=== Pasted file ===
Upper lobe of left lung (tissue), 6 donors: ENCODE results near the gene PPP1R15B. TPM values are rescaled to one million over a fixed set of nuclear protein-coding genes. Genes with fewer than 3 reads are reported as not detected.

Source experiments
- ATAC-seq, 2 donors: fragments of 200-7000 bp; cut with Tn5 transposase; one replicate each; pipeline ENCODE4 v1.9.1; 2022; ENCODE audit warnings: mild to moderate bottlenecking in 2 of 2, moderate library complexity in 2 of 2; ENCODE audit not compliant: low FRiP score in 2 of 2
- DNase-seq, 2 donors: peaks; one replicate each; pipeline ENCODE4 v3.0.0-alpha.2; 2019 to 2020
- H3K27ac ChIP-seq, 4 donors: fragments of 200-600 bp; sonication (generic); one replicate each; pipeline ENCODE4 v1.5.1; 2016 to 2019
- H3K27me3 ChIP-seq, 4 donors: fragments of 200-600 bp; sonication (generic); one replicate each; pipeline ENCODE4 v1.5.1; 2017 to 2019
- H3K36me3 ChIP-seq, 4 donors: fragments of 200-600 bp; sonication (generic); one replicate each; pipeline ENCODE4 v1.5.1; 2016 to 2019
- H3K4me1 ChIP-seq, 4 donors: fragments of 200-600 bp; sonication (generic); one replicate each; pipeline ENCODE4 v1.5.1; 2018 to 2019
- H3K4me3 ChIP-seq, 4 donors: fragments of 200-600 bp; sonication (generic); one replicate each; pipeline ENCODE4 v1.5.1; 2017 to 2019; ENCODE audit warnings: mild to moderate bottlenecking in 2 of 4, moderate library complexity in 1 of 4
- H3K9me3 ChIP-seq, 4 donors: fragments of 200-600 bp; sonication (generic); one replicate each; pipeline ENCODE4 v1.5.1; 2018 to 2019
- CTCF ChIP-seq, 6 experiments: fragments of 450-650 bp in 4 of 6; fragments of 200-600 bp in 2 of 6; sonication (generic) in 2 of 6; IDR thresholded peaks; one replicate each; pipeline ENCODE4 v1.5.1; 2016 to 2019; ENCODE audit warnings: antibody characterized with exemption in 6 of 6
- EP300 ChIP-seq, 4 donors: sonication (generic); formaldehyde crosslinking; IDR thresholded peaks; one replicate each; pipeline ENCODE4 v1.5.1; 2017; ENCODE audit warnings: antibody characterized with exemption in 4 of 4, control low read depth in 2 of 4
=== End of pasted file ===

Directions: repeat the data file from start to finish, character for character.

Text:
Upper lobe of left lung (tissue), 6 donors: ENCODE results near the gene PPP1R15B. TPM values are rescaled to one million over a fixed set of nuclear protein-coding genes. Genes with fewer than 3 reads are reported as not detected.

Source experiments
- ATAC-seq, 2 donors: fragments of 200-7000 bp; cut with Tn5 transposase; one replicate each; pipeline ENCODE4 v1.9.1; 2022; ENCODE audit warnings: mild to moderate bottlenecking in 2 of 2, moderate library complexity in 2 of 2; ENCODE audit not compliant: low FRiP score in 2 of 2
- DNase-seq, 2 donors: peaks; one replicate each; pipeline ENCODE4 v3.0.0-alpha.2; 2019 to 2020
- H3K27ac ChIP-seq, 4 donors: fragments of 200-600 bp; sonication (generic); one replicate each; pipeline ENCODE4 v1.5.1; 2016 to 2019
- H3K27me3 ChIP-seq, 4 donors: fragments of 200-600 bp; sonication (generic); one replicate each; pipeline ENCODE4 v1.5.1; 2017 to 2019
- H3K36me3 ChIP-seq, 4 donors: fragments of 200-600 bp; sonication (generic); one replicate each; pipeline ENCODE4 v1.5.1; 2016 to 2019
- H3K4me1 ChIP-seq, 4 donors: fragments of 200-600 bp; sonication (generic); one replicate each; pipeline ENCODE4 v1.5.1; 2018 to 2019
- H3K4me3 ChIP-seq, 4 donors: fragments of 200-600 bp; sonication (generic); one replicate each; pipeline ENCODE4 v1.5.1; 2017 to 2019; ENCODE audit warnings: mild to moderate bottlenecking in 2 of 4, moderate library complexity in 1 of 4
- H3K9me3 ChIP-seq, 4 donors: fragments of 200-600 bp; sonication (generic); one replicate each; pipeline ENCODE4 v1.5.1; 2018 to 2019
- CTCF ChIP-seq, 6 experiments: fragments of 450-650 bp in 4 of 6; fragments of 200-600 bp in 2 of 6; sonication (generic) in 2 of 6; IDR thresholded peaks; one replicate each; pipeline ENCODE4 v1.5.1; 2016 to 2019; ENCODE audit warnings: antibody characterized with exemption in 6 of 6
- EP300 ChIP-seq, 4 donors: sonication (generic); formaldehyde crosslinking; IDR thresholded peaks; one replicate each; pipeline ENCODE4 v1.5.1; 2017; ENCODE audit warnings: antibody characterized with exemption in 4 of 4, control low read depth in 2 of 4